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Lufthansa reveals disruption costs ten times higher than BA’s

Flight disruption so far this summer has cost the Lufthansa Group almost 10 times the amount reported in disruption costs at British Airways.

Lufthansa reported what it called ‘irregularity costs’ totalling €158 million in the three months to June in results announced yesterday.

British Airways parent IAG reported last week that disruption cost BA £15 million in the same period – not much more than one tenth of Lufthansa’s costs – despite BA being forced to cancel 18% of its summer schedule.

However, BA managed to limit the costs by cancelling many flights well in advance, axing 10% of its summer schedule as far back as April.


More: Lufthansa pilots threaten industrial action over pay


Lufthansa chief executive Carsten Spohr admitted the causes of disruption had not been resolved, saying: “July was a very difficult month and probably August will be also.”

The group forecast ‘irregularity costs’ for the year would total “€450 million to €500 million”.

Spohr conceded: “When it comes to operations, I would definitely like to be in a better position than we are currently experiencing.”

He said the post-pandemic restart had been marked by “unforeseen high demand in all classes and by an aviation system all around the world that cannot yet adequately serve this demand.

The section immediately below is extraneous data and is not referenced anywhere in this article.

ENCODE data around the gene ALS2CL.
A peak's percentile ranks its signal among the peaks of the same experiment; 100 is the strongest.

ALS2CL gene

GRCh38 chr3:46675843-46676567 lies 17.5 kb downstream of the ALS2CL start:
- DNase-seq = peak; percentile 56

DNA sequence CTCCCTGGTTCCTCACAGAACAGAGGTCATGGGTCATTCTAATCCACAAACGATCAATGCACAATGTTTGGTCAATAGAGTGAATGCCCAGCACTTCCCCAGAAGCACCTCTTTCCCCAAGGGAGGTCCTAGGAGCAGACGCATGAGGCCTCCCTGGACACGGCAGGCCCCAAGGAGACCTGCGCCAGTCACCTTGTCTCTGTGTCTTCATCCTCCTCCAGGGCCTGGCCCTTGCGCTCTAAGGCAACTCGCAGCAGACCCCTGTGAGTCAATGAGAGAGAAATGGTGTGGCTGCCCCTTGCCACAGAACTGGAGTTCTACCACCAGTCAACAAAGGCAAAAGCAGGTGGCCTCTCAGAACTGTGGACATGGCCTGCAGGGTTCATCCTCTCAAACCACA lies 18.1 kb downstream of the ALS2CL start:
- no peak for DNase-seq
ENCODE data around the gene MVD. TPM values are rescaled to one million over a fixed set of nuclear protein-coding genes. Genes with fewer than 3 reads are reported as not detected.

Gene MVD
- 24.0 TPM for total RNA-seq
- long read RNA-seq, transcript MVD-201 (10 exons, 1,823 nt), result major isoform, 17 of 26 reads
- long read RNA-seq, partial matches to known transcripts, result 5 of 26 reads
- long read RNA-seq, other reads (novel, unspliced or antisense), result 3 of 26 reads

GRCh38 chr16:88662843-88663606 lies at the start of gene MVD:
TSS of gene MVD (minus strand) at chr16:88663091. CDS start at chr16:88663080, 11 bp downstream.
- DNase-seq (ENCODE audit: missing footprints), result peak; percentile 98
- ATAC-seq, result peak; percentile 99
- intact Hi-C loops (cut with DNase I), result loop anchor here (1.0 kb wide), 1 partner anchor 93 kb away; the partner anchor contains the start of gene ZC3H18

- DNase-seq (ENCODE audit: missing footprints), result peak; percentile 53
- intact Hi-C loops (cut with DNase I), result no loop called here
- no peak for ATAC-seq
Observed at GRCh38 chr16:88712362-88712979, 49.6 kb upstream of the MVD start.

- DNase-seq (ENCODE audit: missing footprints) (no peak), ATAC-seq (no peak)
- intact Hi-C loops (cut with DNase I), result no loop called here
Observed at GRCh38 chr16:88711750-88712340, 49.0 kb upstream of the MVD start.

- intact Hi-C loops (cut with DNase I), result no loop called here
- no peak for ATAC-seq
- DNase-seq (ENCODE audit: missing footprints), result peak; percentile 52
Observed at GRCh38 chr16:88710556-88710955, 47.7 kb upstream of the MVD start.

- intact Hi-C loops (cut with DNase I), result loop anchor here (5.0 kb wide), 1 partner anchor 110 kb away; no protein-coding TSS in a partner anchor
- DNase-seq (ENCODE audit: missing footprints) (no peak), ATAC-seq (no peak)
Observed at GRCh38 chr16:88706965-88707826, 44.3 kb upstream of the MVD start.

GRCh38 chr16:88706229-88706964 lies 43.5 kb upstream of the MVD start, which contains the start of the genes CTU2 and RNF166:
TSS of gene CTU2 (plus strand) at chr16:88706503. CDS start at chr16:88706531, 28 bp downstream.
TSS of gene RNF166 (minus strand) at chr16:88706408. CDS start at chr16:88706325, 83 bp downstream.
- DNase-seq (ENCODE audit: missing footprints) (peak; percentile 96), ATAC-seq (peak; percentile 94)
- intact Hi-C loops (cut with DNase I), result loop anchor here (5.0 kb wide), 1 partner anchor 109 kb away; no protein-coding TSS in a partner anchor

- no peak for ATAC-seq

“The last few weeks have been marked by painful operational irregularities in a way we’ve not experienced before, certainly not at Lufthansa.

“The ramp up from just 20% [capacity] to 80% in just a few weeks was just too steep.

“There are industry wide staff shortages on top of high sickness rates, air space closures due to Ukraine and air supply problems added to this.”

Spohr was speaking as Lufthansa reported a net profit of €259 million for the three months to June.

He said: “We are satisfied with the financial results. But the joy of good demand is clouded by operational difficulties.

“Our top priority remains the stability of flight operations. We implemented numerous measures to ease this tense situation. We took a large number of flights out of the schedule.

“We brought back and are bringing back employees who recently left, and in the second half of this year alone we are hiring about 5,000 new employees – the vast majority in operations.

“A similar number of new hires is planned for 2023.”

Spohr added: “We introduced additional shifts which we financially incentivised for staff, for example at check-in and at gates.”

Chief financial officer Remco Steenbergen said: “Unfortunately, we expect customer compensation payments and duty of care expenses to remain high in July and in the months thereafter.

“In the full year we expect irregularity expenses to amount to €450 million to €500 million.”

More: Lufthansa pilots threaten industrial action over pay

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